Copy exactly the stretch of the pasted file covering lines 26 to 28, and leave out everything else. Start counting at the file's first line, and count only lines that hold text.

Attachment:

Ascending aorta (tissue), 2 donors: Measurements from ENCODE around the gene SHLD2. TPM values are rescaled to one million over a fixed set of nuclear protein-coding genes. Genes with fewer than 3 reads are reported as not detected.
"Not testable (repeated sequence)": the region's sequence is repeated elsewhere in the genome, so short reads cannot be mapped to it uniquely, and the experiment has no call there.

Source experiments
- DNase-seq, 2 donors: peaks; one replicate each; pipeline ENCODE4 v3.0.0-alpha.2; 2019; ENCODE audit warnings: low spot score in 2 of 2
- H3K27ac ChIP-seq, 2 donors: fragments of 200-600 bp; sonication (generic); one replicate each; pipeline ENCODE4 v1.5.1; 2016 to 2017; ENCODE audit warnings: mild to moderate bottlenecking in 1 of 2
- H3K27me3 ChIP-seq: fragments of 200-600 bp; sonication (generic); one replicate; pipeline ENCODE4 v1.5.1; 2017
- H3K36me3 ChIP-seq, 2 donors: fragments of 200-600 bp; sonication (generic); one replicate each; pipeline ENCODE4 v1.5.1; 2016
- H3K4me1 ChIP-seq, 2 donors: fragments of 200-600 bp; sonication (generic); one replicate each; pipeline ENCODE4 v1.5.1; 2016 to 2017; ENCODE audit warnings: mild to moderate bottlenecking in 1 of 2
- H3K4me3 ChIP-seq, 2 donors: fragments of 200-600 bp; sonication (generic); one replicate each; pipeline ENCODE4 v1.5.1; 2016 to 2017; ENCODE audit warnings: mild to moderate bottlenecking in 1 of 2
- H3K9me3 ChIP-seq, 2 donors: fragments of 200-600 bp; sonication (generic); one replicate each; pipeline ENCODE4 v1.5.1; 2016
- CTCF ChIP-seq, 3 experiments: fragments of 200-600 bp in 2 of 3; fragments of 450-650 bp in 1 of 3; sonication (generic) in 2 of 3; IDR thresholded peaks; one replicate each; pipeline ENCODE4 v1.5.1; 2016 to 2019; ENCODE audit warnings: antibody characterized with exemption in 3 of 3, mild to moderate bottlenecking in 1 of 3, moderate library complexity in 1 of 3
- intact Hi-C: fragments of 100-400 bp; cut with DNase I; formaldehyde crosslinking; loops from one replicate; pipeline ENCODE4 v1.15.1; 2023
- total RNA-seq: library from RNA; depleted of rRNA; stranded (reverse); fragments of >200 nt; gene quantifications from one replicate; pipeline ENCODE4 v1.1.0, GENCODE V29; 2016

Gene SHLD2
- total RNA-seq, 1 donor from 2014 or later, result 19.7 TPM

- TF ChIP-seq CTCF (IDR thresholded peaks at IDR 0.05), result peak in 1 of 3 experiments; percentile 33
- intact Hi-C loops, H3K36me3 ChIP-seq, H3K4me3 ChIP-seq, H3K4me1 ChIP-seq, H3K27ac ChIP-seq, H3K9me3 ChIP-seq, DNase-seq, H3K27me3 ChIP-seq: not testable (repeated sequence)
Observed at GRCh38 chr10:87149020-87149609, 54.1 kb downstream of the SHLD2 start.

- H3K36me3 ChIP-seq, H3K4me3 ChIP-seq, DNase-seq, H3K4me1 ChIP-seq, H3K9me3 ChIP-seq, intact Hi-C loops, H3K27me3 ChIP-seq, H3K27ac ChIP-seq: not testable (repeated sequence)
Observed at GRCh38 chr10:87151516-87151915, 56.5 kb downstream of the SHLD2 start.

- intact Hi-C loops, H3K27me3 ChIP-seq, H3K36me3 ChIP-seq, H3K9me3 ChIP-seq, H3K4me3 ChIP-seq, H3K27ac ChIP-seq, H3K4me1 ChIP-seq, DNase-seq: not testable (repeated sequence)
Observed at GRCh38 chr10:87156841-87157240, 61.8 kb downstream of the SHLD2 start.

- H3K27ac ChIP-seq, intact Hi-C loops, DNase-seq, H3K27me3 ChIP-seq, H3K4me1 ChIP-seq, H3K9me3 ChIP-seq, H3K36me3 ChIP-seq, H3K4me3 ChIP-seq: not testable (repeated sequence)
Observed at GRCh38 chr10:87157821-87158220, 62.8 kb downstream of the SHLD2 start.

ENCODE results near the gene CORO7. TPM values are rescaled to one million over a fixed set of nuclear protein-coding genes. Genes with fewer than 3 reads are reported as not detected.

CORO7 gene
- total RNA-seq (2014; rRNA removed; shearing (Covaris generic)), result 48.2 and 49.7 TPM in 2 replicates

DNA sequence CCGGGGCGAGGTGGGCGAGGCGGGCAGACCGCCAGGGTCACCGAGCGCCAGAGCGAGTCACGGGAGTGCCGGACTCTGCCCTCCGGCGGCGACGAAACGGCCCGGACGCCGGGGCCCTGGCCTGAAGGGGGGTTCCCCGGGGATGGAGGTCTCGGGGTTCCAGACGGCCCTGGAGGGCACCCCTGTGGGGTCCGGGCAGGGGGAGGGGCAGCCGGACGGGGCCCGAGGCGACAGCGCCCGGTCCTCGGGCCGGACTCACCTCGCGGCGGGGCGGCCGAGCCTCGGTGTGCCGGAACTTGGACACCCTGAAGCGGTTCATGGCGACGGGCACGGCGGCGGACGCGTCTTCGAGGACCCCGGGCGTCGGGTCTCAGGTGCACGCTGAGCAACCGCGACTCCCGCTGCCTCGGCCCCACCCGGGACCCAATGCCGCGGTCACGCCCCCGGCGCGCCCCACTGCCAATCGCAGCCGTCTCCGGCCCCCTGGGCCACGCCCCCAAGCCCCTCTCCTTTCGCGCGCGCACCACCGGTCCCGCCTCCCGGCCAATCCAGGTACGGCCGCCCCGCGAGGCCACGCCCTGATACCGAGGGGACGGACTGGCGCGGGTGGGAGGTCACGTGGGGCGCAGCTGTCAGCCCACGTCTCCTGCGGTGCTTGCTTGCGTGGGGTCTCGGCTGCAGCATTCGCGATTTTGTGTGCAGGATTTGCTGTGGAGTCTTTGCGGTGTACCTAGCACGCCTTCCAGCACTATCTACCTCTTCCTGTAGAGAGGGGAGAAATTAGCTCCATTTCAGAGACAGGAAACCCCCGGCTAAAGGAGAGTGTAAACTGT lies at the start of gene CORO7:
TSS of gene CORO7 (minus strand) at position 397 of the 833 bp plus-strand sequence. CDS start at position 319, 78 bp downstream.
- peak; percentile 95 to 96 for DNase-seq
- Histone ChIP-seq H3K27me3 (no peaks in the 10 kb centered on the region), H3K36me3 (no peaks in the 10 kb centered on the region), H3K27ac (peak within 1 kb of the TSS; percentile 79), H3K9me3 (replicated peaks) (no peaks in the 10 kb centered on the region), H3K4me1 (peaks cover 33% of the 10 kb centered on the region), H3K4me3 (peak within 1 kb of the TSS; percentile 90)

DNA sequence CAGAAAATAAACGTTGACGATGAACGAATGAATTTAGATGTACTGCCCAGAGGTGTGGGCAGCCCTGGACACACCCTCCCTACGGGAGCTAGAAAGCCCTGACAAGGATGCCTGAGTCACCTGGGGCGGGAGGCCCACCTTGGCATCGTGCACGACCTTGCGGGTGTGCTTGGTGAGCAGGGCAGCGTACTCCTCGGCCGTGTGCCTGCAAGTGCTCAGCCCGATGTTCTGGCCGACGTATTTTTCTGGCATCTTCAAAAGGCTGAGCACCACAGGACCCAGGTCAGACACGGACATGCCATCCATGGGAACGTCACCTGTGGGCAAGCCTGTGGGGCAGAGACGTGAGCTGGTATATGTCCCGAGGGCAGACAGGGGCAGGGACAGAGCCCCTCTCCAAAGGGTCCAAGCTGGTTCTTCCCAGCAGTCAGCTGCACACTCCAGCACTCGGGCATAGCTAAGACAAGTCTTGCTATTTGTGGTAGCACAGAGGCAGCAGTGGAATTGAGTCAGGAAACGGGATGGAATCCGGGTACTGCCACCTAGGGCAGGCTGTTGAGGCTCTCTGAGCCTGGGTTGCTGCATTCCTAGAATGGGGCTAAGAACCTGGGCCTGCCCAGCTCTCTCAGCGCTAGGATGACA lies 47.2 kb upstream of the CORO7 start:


CORO7 gene
- total RNA-seq (2014; rRNA removed; shearing (Covaris generic)), result 48.2 and 49.7 TPM in 2 replicates

DNA sequence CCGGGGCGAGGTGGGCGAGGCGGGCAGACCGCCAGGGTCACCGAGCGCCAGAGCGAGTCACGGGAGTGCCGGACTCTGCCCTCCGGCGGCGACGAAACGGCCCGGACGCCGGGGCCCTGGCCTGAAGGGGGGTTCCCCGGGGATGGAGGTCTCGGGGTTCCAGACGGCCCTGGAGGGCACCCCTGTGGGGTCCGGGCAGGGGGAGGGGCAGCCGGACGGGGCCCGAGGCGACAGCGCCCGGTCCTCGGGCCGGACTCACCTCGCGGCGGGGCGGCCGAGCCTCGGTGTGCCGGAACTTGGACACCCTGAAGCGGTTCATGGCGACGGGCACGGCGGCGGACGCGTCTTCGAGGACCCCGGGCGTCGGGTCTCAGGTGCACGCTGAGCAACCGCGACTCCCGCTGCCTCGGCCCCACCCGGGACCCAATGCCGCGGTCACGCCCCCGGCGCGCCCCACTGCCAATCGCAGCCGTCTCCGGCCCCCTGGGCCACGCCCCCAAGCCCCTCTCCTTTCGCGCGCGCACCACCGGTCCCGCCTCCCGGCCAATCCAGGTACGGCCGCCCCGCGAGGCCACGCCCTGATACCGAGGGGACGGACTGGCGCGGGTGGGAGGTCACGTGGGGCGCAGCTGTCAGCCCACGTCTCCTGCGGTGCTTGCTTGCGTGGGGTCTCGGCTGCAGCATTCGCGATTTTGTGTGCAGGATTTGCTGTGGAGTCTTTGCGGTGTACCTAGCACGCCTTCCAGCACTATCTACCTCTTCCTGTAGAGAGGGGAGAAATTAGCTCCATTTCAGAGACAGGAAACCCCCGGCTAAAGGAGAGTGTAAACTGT lies at the start of gene CORO7: